Penn State has already won one B1G title under Franklin (2016) and has been knocking on the door to win several others. The program has been left on the outside of the College Football Playoff, a few points shy of finally getting its chance to compete for a national title.

Not to rub salt in the wound, but of Penn State’s seven regular season losses since winning the B1G in 2016, five have come by one possession.

The 2020 season seems like the opportune time for Penn State to deliver on the promises made by Franklin and Parsons over the last two seasons. If 2019 was deemed a “rebuilding year” for the Nittany Lions, the ceiling for the seventh year of the Franklin era in State College is unbelievably high.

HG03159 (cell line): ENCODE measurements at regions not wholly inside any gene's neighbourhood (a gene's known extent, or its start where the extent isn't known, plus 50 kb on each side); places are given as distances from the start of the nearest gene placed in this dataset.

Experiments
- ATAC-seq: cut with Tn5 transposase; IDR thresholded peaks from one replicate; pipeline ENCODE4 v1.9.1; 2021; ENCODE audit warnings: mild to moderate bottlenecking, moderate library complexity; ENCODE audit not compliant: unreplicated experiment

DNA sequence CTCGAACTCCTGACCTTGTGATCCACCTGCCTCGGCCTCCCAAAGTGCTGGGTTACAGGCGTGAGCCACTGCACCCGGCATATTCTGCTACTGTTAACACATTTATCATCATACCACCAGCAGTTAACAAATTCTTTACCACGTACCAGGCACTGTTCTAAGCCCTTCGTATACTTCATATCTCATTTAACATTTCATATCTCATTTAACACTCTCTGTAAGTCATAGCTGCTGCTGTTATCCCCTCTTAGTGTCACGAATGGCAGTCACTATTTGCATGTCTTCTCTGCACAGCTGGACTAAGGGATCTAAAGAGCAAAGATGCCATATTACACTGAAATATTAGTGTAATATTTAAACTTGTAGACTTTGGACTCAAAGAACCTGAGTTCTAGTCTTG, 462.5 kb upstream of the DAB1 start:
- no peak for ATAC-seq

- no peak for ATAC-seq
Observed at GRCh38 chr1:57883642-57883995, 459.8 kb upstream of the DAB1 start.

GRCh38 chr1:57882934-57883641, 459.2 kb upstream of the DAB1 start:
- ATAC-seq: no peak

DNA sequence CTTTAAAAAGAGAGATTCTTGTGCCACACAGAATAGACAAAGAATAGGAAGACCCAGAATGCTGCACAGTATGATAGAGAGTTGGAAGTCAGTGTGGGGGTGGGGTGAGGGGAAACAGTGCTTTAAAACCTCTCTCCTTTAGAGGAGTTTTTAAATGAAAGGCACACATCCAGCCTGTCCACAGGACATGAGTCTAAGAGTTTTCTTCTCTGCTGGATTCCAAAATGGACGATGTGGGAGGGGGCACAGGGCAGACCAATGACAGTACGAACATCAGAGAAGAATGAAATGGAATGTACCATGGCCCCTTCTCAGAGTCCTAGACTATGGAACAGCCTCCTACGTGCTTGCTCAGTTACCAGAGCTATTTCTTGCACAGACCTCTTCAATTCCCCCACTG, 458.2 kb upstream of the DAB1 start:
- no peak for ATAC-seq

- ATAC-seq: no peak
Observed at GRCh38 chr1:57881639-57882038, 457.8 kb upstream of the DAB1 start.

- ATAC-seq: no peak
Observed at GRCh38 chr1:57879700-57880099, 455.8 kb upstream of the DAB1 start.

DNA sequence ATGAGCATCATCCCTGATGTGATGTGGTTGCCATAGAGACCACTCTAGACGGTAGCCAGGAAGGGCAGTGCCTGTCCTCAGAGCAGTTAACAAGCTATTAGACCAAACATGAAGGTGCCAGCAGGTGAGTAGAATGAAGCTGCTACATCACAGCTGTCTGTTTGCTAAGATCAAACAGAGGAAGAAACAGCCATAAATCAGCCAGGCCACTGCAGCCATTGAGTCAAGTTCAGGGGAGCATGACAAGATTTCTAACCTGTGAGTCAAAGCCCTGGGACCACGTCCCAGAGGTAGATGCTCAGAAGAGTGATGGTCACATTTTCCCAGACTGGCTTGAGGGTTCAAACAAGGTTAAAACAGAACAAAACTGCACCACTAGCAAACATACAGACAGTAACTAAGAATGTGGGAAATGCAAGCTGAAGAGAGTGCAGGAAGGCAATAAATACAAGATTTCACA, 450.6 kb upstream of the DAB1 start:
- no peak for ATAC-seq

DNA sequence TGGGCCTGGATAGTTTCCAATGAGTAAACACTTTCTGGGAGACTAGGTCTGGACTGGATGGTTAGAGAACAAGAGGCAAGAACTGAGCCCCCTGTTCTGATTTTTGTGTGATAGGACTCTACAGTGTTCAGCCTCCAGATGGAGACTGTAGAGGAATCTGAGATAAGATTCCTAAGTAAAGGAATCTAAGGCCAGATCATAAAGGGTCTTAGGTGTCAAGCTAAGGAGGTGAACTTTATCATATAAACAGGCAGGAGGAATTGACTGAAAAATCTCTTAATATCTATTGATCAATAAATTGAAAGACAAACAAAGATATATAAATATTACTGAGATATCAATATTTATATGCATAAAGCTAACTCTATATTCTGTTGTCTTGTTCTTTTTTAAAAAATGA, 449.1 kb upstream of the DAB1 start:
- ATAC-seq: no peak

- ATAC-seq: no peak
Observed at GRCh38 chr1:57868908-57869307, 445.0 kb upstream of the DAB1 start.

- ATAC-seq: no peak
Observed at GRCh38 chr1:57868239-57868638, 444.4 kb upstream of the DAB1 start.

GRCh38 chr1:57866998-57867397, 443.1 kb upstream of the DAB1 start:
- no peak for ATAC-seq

Penn State has the benefit of playing Iowa, Ohio State and Michigan State on its home turf. The toughest road games comes on Sept. 12 against Virginia Tech and an Oct. 3 showdown with Michigan in Ann Arbor — which has not been a friendly venue for the Blue and White. The road isn’t easy — it never is in the B1G East — but it’s about as favorable as one could ask.

Everything is in place in Happy Valley. The staff, the talent, the experience and even the schedule. There may not be a better opportunity for Penn State to climb back into college football’s elite status.

Parsons called his shot in spring 2019. He might get his walk-off moment in 2020.